• Iron is crucial for a child's central nervous system development. While it is true that many plant-based foods contain iron, it is more difficult for the body to absorb it than animal-based iron. Some vegetables, seeds and whole grains contain phytic acid, which inhibits its absorption.
  • Zinc supports the immune system, and although there are zinc-rich vegetables and grains, phytic acid also inhibits zinc absorption.
  • Iodine is essential for physical and neurological development. It is mainly found in foods and dairy products from the sea, and some sea plants are rich in iodine, and iodised salt is also sold.
  • Omega-3 and other polyunsaturated fatty acids are also essential for a child's neurodevelopment. They are found mainly in animal foods, but there are also plant-based sources, such as certain seeds and vegetables.
  • Calcium is needed for proper bone density. It is found in green leafy vegetables but is predominantly found in dairy products.
  • Vitamin D is also essential for healthy bone growth. The main dietary sources are dairy products and oily fish, but some plant foods also contain vitamin D and the body also produces it when exposed to sunlight.

  • Vitamin B12 deficiency in breastfeeding mothers can affect the neurodevelopment of their babies. B12 is mainly found in animal products, so those following a vegan diet need to supplement or eat foods fortified with vitamin B12.
  • The protein in vegetables often lacks the variety of essential amino acids found in animal products such as meat, fish, dairy products and eggs. A well-planned plant-based diet can address most of these challenges, but a vegan diet should always be supplemented with B12 and often vitamin D, and in some cases other micronutrients such as omega-3 fatty acids may be needed for pregnant women. Parents should also be aware that a plant-based diet is high in fibre, so the child will feel full quickly.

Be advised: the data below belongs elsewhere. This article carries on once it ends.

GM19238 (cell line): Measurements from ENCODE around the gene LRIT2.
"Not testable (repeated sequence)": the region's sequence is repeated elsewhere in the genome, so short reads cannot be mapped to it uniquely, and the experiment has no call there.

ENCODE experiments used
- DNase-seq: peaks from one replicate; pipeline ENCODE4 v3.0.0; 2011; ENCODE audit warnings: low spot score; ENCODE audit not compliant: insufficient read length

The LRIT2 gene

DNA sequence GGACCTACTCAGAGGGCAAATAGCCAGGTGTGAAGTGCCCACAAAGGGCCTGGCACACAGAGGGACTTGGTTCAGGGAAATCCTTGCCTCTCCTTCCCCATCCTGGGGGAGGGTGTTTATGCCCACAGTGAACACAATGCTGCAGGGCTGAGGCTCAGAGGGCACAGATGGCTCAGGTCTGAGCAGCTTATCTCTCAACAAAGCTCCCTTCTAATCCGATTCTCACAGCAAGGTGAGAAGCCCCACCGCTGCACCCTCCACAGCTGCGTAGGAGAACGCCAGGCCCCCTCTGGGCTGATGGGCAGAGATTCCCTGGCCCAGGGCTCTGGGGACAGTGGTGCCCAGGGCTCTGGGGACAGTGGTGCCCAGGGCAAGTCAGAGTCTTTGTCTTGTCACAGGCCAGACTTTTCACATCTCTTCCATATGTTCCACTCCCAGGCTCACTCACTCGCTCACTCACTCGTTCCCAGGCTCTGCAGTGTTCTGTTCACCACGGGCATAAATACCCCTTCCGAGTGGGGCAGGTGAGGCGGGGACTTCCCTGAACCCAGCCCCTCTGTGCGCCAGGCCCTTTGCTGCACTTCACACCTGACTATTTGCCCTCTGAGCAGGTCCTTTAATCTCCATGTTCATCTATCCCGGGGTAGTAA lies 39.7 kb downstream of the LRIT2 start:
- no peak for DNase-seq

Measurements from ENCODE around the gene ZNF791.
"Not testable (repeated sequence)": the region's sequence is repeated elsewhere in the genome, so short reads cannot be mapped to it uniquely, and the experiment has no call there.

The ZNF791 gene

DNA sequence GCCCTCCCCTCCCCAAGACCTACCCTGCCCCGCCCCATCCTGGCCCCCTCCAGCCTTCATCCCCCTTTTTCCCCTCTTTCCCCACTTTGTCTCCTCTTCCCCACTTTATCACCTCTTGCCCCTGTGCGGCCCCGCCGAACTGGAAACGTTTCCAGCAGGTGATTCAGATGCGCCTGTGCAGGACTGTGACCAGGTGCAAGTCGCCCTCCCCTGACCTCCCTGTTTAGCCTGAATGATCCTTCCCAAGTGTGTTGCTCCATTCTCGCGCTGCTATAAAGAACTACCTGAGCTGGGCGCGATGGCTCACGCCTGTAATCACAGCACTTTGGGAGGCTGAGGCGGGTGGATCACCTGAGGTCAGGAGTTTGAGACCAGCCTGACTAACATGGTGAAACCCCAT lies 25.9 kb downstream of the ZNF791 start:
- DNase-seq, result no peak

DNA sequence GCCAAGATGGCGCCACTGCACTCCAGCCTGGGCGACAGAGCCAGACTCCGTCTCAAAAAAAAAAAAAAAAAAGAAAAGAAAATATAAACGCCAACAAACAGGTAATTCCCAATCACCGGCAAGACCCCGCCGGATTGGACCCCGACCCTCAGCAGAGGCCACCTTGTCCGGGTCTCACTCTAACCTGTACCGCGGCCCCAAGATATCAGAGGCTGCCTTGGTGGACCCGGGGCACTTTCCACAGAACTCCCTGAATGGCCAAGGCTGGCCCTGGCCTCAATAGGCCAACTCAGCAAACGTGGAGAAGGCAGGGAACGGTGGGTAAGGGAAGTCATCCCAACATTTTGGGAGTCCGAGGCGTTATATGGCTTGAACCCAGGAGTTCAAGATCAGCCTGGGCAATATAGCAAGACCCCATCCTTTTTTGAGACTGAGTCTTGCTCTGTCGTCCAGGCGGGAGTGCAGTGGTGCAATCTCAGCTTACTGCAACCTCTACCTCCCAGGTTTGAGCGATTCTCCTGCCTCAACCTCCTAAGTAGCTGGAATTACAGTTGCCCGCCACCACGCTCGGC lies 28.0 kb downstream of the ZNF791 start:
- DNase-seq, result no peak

Given the growing interest in plant-based diets and their positive effects on our environment, more research is needed in this area. Expectant women, parents and carers, health professionals need accurate guidance to make the best possible decisions for their children.





Is a plant-based diet safe for children

We need to connect with nature every day - for children too!

Research indicates that, for children and adults alike, experiences in the natural world can have a very positive impact on mental and physical well-being and improve learning skills. Spending time in nature calms children, helps them focus their attention and reduces the symptoms of attention deficit hyperactivity disorder. It can also improve cognitive skills, reduce the risk of childhood obesity and help reduce myopia.

"'Nature-deficit disorder' is not a medical diagnosis, but rather a useful terminology - a metaphor - to describe the view held by many of us, and supported by recent research, that humanity is paying a high price for alienation from nature. Of course, nature is not a cure-all, but it can be a great help, especially for children who are stressed by circumstances beyond their control.

What exactly do we mean by nature?

Natural environments are not only found in the wilderness, but also in the city. It can be a park, a quiet corner with trees, some vegetables in pots by the door, or even a quiet place where you can see the sky and the clouds. Nature is often found even in dense urban environments.

Connecting with nature should be a daily occurrence, and if we design our cities to be in harmony with nature and biodiversity, it becomes self-evident.

How can we inform children about climate change without "painting the future of nature too dark"?

The American Psychiatric Association describes climate stress as a "chronic fear of environmental catastrophe". An article in the Lancet says that symptoms of climate anxiety include panic attacks, insomnia and obsessive thinking. Many children experience all of this.

Data alone rarely move people from awareness to action. Young people absolutely need to know about environmental harms, but they also need direct experience of nature. Both to enjoy it and to have more than an abstract concept of nature. They may know a lot about climate change and the destruction of the Amazon rainforest, but they often don't know what lives in the empty lot near them, in the local pond or park.

By connecting ourselves and our children directly to nature, we can not only learn to deal with the effects of losing nature, but we can also sow the seeds - literally - for a future rich in nature.





Children's connection with nature is important